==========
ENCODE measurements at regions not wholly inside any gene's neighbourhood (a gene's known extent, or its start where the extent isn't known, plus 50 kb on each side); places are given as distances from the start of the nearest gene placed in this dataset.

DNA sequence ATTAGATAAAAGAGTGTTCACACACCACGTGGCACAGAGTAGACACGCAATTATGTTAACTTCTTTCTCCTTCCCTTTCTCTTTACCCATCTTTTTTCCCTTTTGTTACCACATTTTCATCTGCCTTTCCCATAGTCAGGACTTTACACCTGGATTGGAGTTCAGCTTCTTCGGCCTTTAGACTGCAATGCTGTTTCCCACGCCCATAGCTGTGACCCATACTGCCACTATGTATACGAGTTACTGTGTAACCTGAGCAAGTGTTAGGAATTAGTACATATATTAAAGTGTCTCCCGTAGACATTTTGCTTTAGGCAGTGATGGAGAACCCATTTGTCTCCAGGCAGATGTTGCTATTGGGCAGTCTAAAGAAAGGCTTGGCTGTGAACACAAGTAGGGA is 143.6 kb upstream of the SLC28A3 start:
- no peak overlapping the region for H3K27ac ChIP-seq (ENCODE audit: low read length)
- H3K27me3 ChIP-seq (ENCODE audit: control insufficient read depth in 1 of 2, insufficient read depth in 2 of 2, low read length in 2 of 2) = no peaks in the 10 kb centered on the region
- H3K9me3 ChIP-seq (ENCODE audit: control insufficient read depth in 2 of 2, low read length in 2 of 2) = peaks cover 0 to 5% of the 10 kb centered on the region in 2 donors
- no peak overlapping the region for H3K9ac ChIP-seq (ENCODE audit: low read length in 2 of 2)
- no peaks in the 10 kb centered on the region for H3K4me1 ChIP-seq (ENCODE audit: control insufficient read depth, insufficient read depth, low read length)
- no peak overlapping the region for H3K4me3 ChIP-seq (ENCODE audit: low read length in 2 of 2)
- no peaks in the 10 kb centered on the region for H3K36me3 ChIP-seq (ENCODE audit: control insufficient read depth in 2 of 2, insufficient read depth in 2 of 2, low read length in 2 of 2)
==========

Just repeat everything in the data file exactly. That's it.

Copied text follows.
ENCODE measurements at regions not wholly inside any gene's neighbourhood (a gene's known extent, or its start where the extent isn't known, plus 50 kb on each side); places are given as distances from the start of the nearest gene placed in this dataset.

DNA sequence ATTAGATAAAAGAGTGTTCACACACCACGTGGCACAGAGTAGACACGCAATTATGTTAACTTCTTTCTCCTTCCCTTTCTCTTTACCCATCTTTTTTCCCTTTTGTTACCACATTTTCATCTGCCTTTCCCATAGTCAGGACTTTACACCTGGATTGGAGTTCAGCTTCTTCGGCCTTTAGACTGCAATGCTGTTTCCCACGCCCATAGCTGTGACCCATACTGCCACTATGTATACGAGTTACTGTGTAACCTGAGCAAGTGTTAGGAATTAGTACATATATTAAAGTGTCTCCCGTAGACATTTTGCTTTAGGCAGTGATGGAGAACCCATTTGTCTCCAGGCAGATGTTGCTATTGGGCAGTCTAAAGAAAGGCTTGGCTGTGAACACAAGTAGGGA is 143.6 kb upstream of the SLC28A3 start:
- no peak overlapping the region for H3K27ac ChIP-seq (ENCODE audit: low read length)
- H3K27me3 ChIP-seq (ENCODE audit: control insufficient read depth in 1 of 2, insufficient read depth in 2 of 2, low read length in 2 of 2) = no peaks in the 10 kb centered on the region
- H3K9me3 ChIP-seq (ENCODE audit: control insufficient read depth in 2 of 2, low read length in 2 of 2) = peaks cover 0 to 5% of the 10 kb centered on the region in 2 donors
- no peak overlapping the region for H3K9ac ChIP-seq (ENCODE audit: low read length in 2 of 2)
- no peaks in the 10 kb centered on the region for H3K4me1 ChIP-seq (ENCODE audit: control insufficient read depth, insufficient read depth, low read length)
- no peak overlapping the region for H3K4me3 ChIP-seq (ENCODE audit: low read length in 2 of 2)
- no peaks in the 10 kb centered on the region for H3K36me3 ChIP-seq (ENCODE audit: control insufficient read depth in 2 of 2, insufficient read depth in 2 of 2, low read length in 2 of 2)